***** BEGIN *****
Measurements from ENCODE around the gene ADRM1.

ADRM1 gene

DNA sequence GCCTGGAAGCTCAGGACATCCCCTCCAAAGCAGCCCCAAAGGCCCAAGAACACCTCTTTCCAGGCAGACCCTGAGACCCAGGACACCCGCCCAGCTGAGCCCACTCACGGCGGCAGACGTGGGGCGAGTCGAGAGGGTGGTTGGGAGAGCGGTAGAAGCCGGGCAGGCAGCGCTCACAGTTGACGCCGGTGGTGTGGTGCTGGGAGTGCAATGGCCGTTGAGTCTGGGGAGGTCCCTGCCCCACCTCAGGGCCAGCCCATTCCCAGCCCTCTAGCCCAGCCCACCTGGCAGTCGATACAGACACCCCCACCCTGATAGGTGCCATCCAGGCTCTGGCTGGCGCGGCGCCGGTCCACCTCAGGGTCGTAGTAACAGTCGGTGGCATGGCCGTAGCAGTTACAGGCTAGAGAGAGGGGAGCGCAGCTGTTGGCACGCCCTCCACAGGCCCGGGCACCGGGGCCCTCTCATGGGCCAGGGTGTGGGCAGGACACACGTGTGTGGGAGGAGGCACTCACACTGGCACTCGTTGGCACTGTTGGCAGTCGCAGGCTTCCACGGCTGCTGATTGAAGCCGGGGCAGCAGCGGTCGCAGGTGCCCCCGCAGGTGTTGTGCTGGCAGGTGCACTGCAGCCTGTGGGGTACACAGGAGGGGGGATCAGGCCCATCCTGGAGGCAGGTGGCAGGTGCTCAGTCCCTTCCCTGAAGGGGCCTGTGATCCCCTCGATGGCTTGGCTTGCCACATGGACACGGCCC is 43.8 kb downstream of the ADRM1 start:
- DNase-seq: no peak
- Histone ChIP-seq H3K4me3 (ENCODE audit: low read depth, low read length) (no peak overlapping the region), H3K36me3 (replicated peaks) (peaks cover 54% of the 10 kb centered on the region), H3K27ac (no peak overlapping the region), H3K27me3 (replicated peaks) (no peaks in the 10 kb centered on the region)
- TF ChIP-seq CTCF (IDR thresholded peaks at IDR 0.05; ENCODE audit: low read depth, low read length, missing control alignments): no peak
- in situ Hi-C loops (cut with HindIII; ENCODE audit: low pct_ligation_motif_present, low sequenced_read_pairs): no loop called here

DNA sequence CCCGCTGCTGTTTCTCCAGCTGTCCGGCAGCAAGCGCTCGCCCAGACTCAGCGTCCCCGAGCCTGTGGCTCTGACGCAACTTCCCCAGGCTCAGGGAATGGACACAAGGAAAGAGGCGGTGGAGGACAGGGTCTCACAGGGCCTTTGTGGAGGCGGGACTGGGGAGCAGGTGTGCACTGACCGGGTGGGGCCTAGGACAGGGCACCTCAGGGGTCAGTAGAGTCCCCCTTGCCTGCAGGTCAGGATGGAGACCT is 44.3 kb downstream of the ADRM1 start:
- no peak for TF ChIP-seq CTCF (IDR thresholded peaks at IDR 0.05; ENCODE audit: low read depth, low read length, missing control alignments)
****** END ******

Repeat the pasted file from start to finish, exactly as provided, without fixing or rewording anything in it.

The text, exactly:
Measurements from ENCODE around the gene ADRM1.

ADRM1 gene

DNA sequence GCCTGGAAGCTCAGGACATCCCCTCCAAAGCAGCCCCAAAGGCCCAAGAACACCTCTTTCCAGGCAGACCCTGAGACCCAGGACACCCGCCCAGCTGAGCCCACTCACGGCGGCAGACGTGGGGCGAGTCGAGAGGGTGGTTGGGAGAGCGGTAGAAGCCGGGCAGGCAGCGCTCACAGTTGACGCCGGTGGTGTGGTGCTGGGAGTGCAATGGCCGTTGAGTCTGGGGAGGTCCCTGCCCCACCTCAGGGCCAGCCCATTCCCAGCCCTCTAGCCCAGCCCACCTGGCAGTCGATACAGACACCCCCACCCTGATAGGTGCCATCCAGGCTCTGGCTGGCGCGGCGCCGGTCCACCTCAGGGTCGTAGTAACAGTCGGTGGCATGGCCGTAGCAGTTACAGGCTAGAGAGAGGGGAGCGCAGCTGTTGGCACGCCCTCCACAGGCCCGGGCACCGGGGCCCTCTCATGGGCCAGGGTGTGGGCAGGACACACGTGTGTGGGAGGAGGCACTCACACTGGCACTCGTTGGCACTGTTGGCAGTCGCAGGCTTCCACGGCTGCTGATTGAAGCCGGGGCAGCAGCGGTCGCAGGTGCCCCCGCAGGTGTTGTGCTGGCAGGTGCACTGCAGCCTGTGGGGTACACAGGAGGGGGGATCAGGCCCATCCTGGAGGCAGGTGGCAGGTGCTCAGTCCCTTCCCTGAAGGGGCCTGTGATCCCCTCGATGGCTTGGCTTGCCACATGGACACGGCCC is 43.8 kb downstream of the ADRM1 start:
- DNase-seq: no peak
- Histone ChIP-seq H3K4me3 (ENCODE audit: low read depth, low read length) (no peak overlapping the region), H3K36me3 (replicated peaks) (peaks cover 54% of the 10 kb centered on the region), H3K27ac (no peak overlapping the region), H3K27me3 (replicated peaks) (no peaks in the 10 kb centered on the region)
- TF ChIP-seq CTCF (IDR thresholded peaks at IDR 0.05; ENCODE audit: low read depth, low read length, missing control alignments): no peak
- in situ Hi-C loops (cut with HindIII; ENCODE audit: low pct_ligation_motif_present, low sequenced_read_pairs): no loop called here

DNA sequence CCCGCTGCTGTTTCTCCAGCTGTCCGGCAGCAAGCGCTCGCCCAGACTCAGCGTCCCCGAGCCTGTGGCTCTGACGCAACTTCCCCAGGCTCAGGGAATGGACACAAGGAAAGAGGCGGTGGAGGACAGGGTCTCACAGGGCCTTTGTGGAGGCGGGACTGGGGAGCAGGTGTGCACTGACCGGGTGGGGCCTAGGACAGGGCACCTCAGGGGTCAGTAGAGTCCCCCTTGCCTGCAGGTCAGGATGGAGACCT is 44.3 kb downstream of the ADRM1 start:
- no peak for TF ChIP-seq CTCF (IDR thresholded peaks at IDR 0.05; ENCODE audit: low read depth, low read length, missing control alignments)